Kiev, Ukraine, February 22, 2014.
Many unanswered questions remain following the departure of Ukrainian President Viktor F. Yanukovych.
After Yanukovych fled from the pro-European western Ukraine to the eastern, pro-Russian half, and as control of the president’s residential compound was handed over to a small band of anti-government militants, the future of Ukraine is uncertain.
Will an orderly new leadership headed by established opposition parties take over and keep Ukraine united? Will rival power centers in the East and in the West rip apart an already fractured nation, split between the bleak, Soviet-era landscape of the East and a West with its proudly European and elegant cities like Lviv? How will Russian President Vladmir V. Putin respond? Until now, with the Winter Olympic Games in progress, Putin has worked hard to try to present a softer, friendlier image of his country to a suspicious world.
But with the games drawing to an end, Putin is likely to turn all of his attention to the situation in the Ukraine.
On the economic front, who will help fill the depleted coffers of a country on the brink of bankruptcy and crippled by arguably one of the most troubled financial crises in the world? Back in December, Russia offered $15 billion and cheap natural gas on condition Ukraine shun Europe and embrace Russia only. The US, the EU, and the International Monetary Fund, for its part, might be willing to step in, but only on condition that Ukraine wage war on bureaucratic regulations and cut subsidies that keep domestic energy prices low – and cripple the government’s finances.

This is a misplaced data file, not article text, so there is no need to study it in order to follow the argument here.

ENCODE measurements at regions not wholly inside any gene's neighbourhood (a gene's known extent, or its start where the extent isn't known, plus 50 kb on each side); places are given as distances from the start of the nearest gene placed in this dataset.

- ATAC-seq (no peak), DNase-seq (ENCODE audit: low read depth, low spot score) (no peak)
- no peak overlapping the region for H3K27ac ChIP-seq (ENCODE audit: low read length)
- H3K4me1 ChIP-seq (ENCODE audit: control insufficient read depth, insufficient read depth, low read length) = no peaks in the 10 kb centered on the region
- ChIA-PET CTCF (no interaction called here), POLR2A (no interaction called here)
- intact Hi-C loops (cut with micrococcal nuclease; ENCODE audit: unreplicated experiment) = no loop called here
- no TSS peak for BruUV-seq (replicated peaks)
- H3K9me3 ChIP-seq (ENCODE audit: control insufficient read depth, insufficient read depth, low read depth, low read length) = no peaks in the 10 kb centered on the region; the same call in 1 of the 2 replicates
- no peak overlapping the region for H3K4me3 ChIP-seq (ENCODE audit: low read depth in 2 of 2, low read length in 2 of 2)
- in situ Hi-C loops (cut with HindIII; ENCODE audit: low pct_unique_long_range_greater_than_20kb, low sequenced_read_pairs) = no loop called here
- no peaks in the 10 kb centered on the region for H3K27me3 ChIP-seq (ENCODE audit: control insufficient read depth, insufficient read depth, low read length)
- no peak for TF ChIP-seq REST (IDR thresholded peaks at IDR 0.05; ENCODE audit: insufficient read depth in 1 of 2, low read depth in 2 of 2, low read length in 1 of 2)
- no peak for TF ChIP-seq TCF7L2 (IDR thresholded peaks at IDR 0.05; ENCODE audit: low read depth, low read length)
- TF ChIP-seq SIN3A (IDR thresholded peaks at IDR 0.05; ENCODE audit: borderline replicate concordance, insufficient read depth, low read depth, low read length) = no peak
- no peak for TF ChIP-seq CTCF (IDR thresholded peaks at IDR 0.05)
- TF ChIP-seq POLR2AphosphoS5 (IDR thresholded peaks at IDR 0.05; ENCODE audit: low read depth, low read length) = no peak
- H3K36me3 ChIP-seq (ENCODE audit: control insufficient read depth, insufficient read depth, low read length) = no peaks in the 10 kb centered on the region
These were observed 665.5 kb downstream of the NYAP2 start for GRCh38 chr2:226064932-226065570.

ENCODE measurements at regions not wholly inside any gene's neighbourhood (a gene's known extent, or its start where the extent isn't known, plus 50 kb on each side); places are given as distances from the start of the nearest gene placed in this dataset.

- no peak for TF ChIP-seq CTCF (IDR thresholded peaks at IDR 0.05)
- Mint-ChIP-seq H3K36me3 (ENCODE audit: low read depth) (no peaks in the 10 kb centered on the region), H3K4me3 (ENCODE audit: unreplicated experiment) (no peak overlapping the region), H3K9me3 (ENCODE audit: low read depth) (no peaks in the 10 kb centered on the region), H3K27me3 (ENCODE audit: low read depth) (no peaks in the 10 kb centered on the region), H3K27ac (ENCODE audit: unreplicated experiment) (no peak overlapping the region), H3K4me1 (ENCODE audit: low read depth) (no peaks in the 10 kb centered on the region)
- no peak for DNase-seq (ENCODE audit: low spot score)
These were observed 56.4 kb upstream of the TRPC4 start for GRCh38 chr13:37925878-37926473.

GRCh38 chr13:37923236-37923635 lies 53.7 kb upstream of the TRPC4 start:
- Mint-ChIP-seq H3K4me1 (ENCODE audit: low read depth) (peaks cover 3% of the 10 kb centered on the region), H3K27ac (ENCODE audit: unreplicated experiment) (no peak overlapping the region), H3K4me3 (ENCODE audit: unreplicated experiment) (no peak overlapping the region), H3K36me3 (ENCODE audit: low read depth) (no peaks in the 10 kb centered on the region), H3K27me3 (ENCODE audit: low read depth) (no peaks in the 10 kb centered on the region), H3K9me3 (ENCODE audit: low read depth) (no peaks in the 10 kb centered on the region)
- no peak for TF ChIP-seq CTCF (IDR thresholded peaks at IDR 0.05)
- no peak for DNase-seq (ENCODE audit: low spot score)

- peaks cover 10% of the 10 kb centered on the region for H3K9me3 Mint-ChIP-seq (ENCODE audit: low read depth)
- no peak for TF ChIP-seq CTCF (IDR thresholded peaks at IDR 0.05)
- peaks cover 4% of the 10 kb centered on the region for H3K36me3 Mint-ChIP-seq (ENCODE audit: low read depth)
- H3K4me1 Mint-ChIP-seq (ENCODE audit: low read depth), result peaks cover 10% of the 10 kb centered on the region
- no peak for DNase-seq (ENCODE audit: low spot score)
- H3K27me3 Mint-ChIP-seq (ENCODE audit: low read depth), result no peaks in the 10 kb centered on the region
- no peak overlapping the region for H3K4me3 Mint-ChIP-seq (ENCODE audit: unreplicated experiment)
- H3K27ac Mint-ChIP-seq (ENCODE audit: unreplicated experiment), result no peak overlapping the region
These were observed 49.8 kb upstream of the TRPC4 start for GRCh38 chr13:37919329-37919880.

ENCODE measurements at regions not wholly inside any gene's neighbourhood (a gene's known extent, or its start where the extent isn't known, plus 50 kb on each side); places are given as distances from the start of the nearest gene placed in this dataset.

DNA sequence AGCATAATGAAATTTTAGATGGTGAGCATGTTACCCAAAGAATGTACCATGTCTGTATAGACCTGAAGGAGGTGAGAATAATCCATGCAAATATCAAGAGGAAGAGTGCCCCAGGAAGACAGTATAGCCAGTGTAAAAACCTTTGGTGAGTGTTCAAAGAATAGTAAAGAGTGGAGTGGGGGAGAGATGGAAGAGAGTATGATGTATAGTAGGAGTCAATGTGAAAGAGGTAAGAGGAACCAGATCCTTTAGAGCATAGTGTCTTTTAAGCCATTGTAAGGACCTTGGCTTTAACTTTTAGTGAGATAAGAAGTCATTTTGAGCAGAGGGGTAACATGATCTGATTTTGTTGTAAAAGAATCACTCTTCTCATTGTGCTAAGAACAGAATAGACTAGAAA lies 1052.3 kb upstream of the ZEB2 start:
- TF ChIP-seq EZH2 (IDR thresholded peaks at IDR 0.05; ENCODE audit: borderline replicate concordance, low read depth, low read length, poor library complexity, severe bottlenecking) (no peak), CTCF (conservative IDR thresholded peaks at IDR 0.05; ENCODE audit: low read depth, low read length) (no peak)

Of utmost concern from our point of view, however, is the plight of Ukraine’s Jews.
The Ukrainian Jewish community is one of the largest Jewish communities in the Diaspora, with some 200,000 members. These communities are spread across the country from Lviv in the West to Kiev in the center to Dnepropetrovsk in the East. Both young and old Jews run diverse communal institutions that include synagogues, schools, yeshivot, seminaries, community centers, and organizations connected with the Jewish Agency and the Joint Distribution Committee.
They specialize in extending assistance to the needy – including many Holocaust survivors – and empowering the younger generation.
But the unrest has led to a rise of anti-Semitism. Following several attacks on Jews in Kiev, one of the rabbis of the city, Moshe Reuven Asman, told Ma’ariv that he recommended that the Jews of Kiev leave the city and, if possible, the country. Eduard Dolinsky, executive director of the Ukrainian Jewish Committee, has asked Foreign Minister Avigdor Liberman for help providing security to members of the community in Ukraine.
Rabbi Pinchas Goldshmidt, president of the Conference of European Rabbis, has warned that tolerance of anti-Semitic statements by the Ukrainian government and opposition parties – such as Svoboda – give anti-Semites free reign to attack Jews. Party head Oleg Tyagnibok stated recently that “Ukraine is being controlled by a Russian-Jewish mafia.”
Under the circumstances, Jewish Agency chairman Natan Sharansky announced that his organization will extend immediate emergency assistance to the Jewish community of Ukraine and will help secure Jewish institutions.
“We are in constant contact with the leadership of the Ukrainian Jewish community and are following the events closely. The Jewish Agency’s assistance aims to increase security at Jewish communal institutions in Ukraine,” said Sharansky.
Since the collapse of the Soviet Union, some 330,000 Ukrainian Jews have made aliya, including 2,200 just last year.
Many questions regarding the future of Ukraine remain unanswered. But what seems certain is that none of the possible scenarios awaiting Ukraine’s citizens, particularly those of the Jewish persuasion, arouses much optimism. Under the circumstances, perhaps Ukrainian Jews should take heed of Rabbi Asman’s advice and follow in the footsteps of hundreds of thousands of Ukrainian Jews who have already come home to Israel.
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